The tray 4 material in this case is chosen to have identical CTE to that of die 2. Interestingly, the warpage characteristics can be imparted to the assembly by choosing a tray material having a different CTE and/or different clearance associated with snug fit. Preferably, the tray is formed of silicon, ceramic material, or artificial/synthetic material has a CTE comparable to a CTE of silicon (e.g., about 3). Of course, any materials may be chosen depending upon the designer's constraints and requirements.

Thus, tray 5 functions as a constrainer and allows warpage characteristics to be controlled by suitably selecting the materials for tray 5 and/or by selecting a controlled clearance between the wall(s) of the tray 5 and the substrate 1.

FIGS. 4 a-4 d show the effect of tray 5 that produces the mechanical constraints.

FIG. 4 a shows the cure condition where the substrate 1 is mechanically constrained by tray 5 while the underfill 3 is being thermally set during the cure process.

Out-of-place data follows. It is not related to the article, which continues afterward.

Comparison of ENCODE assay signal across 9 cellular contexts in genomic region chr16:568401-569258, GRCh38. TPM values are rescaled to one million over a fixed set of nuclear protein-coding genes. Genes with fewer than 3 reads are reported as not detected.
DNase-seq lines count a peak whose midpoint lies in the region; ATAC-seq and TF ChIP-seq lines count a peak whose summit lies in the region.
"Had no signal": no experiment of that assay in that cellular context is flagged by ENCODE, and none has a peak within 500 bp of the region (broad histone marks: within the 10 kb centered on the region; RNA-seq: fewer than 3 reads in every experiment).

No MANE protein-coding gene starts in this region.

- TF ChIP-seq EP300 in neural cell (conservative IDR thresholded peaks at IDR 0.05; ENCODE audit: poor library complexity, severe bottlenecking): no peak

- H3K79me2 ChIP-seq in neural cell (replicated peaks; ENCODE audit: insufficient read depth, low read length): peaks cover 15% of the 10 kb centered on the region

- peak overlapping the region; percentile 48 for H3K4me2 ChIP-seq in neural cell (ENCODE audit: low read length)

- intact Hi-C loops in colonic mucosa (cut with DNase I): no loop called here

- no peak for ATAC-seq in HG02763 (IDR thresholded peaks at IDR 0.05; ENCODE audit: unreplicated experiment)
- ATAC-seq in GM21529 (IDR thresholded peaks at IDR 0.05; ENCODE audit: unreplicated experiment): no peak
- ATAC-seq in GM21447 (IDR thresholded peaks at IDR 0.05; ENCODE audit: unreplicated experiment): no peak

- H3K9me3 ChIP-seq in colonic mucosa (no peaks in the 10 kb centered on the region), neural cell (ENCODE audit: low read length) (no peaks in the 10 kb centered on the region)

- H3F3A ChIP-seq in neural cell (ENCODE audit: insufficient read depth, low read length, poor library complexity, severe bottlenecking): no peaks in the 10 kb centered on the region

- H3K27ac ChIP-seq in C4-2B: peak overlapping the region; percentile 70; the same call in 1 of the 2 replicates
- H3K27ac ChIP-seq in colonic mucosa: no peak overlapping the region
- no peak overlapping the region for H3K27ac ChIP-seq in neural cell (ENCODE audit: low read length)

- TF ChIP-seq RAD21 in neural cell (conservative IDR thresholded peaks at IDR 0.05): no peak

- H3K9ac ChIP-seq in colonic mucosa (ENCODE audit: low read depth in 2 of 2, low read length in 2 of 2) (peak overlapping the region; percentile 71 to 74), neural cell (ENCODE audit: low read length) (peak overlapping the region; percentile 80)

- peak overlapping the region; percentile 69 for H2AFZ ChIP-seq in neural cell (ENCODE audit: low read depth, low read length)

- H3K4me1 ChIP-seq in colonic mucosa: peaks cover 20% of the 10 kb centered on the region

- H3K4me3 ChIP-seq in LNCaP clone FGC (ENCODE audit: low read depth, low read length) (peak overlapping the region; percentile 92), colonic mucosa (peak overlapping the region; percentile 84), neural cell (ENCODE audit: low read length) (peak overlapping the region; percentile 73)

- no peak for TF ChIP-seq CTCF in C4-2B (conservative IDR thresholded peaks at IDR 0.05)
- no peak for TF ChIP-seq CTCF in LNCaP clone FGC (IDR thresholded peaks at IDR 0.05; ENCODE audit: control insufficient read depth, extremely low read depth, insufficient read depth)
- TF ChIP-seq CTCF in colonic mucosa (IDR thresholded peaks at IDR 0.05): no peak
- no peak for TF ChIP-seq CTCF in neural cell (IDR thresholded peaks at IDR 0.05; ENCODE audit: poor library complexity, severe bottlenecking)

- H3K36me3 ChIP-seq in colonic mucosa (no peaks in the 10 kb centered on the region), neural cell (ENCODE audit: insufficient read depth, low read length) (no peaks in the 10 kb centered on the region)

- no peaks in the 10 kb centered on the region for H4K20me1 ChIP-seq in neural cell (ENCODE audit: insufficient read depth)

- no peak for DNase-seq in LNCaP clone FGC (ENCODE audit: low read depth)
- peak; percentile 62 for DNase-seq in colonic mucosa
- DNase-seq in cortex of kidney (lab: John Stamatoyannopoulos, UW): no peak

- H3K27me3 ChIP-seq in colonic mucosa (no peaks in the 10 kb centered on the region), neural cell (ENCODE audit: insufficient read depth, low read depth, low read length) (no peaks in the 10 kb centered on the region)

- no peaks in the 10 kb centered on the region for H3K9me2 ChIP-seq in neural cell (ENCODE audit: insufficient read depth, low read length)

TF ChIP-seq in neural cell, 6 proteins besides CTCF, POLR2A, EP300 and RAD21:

FIG. 4 b shows a pre-strain (pre-stress) produced by the tray 5 on substrate 1. The pre-stress imparted on the substrate 1 is borne by the tray 5 and not by the underfill 3 or silicon 2 at lower than Tglass temperatures.

However due to a difference in the underfill CTE relative to that of silicon 2, there will be a residual build-up of stress. However, such residual build-up of stress is deemed to be less significant, because of the elastic modulus of an underfill is relatively low compared to that of silicon. By having the material of tray 5 contract by the substantially identical amount as the die 2, the assembly cools down to a nearly stress-free state at lower temperature, as discussed below.

FIG. 4 c shows the relative positions of the edges of the substrate and the tray 5 compared to a conventional cure case described above with reference to FIG. 2 c.

FIG. 4 d describes a temperature vs. time trace of a cure process.

Thus, instead of having a very large unidirectional strain when going from high temperature to low temperature, the invention can move the neutral point halfway so that the strain amplitude can be decreased by a factor of 2.

Along these lines, for example, there is elastic strain and plastic strain as known. Assume that the strain is 5 microns and that elastic strain is ±1 micron and plastic strain is ±4 microns (5 microns total).